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Charles Gibson Millar

1839 – 1900

Charles Gibson Millar (1839–1900), entrepreneur, was engaged in a number of industrial and agricultural enterprises in Australia during the 1870s, 80s and 90s. With his brother, he owned the Great Southern Railway Company, and according to the issue of Vanity Fair in which his portrait appeared was thus responsible for ‘many of the chief railways and public works of the Australian mainland’. ‘He owns railways, tramways, gold mines, sheep runs, timber forests, vineyards and other properties’, the article continued. Pastoral Possessions of New South Wales (1889), for example, lists him as the joint owner of Conoble, a 150,000-acre holding near Hillston; and Millar was among the investors who founded Gold Estates Australia Ltd following the discovery of gold in Western Australia. Around the same time, he established Karri and Jarrah Forests Ltd, a company with vast holdings in the south of Western Australia. A member of the Royal Yacht Squadron, Millar skippered his yacht Saide on many adventures, making him someone who ‘knows most seas, [and] is as much at home among the cannibals of the Southern Pacific as he is as the chief guest at a big dinner’. ‘Scotch by descent, Irish by birth, English by education, and Australian by choice’, Millar died in the Canary Islands in February 1900, having left England three months earlier ‘on a southern cruise for the benefit of his health’. He was buried in the Melbourne General Cemetery and left an estate valued at £99,000.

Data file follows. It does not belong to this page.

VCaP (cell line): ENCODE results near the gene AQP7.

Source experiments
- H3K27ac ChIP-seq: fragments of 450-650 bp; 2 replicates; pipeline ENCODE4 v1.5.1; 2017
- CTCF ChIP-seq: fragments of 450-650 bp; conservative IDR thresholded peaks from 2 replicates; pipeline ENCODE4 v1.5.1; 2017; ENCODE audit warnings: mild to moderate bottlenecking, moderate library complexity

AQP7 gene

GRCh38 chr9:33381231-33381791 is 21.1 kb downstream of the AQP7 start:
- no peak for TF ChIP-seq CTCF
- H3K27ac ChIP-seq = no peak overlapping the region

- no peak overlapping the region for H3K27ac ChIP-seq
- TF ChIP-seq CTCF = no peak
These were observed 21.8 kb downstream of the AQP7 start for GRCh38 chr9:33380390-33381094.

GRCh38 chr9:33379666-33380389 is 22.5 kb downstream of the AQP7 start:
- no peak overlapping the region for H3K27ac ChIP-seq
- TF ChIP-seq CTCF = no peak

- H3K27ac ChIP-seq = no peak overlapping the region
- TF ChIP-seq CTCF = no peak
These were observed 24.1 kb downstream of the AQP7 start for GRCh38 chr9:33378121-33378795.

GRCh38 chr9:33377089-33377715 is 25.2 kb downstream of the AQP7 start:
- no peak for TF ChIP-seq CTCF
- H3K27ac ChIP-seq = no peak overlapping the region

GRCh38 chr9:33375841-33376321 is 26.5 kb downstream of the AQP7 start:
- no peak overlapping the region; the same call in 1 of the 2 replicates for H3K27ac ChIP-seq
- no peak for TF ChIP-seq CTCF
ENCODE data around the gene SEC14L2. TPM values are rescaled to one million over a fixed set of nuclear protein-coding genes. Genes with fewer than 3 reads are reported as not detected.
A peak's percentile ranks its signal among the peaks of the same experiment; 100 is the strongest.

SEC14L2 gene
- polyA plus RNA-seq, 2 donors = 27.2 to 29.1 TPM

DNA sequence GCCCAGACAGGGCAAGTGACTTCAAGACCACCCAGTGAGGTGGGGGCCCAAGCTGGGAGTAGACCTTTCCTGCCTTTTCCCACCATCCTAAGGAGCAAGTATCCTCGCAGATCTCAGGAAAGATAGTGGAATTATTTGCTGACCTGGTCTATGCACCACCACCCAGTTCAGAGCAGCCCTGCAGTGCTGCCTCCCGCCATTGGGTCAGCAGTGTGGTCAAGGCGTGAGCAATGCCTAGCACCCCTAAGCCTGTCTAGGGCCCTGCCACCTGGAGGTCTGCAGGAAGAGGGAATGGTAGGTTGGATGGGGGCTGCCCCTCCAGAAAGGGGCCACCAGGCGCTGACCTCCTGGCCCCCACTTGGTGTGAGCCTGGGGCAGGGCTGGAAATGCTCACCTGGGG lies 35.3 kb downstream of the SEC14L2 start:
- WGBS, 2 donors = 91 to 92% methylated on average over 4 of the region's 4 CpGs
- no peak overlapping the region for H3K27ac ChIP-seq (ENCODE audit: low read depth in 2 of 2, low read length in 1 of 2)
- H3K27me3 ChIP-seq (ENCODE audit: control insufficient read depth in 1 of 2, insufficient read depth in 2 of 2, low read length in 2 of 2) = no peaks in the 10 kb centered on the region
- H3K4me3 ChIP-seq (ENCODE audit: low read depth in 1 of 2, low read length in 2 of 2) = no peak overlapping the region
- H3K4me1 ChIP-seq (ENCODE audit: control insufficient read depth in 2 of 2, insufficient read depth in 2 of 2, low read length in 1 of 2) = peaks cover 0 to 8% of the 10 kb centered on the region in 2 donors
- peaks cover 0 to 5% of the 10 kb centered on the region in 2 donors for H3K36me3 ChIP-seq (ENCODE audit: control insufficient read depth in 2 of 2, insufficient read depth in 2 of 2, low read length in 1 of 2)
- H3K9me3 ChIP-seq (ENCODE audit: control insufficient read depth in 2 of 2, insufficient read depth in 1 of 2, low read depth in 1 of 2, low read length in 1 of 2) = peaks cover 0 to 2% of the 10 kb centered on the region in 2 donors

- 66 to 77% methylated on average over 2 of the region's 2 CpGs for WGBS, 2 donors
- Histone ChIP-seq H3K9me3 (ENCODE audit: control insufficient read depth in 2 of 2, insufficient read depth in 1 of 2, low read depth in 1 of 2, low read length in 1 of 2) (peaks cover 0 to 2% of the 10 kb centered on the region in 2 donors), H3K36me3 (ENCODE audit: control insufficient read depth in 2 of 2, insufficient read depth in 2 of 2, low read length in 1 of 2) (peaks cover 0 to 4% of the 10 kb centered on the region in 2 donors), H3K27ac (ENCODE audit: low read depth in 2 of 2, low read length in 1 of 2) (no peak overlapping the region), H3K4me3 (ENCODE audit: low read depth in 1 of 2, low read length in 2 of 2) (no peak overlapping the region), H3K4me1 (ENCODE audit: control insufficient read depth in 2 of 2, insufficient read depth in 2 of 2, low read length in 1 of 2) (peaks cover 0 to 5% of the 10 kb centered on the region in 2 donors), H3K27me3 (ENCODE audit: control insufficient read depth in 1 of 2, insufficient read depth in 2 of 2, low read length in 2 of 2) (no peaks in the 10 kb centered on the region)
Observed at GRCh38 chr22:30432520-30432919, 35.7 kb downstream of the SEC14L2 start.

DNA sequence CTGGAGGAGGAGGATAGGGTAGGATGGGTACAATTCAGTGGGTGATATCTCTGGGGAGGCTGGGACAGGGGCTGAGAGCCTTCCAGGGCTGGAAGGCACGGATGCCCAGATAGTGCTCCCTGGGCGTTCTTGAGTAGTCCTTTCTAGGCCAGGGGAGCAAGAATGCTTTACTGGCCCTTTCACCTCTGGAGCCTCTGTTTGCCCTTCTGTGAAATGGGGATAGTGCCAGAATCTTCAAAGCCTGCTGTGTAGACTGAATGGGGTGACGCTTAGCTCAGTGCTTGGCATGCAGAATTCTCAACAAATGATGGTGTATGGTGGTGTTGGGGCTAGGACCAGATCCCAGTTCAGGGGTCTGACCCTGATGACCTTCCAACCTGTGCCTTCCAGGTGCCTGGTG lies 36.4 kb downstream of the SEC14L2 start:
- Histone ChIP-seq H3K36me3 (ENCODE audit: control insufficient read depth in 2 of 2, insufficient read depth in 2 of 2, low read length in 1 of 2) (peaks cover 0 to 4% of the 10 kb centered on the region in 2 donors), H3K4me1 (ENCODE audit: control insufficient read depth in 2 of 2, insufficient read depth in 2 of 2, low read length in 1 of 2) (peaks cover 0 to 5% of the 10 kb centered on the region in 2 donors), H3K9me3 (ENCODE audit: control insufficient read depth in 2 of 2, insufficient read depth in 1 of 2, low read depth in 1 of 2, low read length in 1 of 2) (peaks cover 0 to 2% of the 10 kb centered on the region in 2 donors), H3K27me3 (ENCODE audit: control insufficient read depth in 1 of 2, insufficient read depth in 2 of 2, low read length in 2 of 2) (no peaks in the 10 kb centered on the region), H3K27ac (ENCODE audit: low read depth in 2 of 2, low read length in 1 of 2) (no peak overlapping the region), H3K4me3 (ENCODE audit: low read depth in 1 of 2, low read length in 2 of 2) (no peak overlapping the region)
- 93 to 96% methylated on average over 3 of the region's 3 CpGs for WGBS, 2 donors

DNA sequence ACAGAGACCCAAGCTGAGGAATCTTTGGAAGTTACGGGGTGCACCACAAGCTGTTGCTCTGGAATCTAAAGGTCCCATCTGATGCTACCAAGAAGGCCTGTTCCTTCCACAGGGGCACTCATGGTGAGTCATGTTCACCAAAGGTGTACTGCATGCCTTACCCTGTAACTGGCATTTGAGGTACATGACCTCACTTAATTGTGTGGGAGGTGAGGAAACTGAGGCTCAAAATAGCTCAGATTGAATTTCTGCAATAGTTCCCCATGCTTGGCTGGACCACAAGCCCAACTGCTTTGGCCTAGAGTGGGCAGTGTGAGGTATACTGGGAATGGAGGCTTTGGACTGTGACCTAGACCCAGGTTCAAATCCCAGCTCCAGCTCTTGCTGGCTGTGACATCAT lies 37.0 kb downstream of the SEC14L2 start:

Updated 2018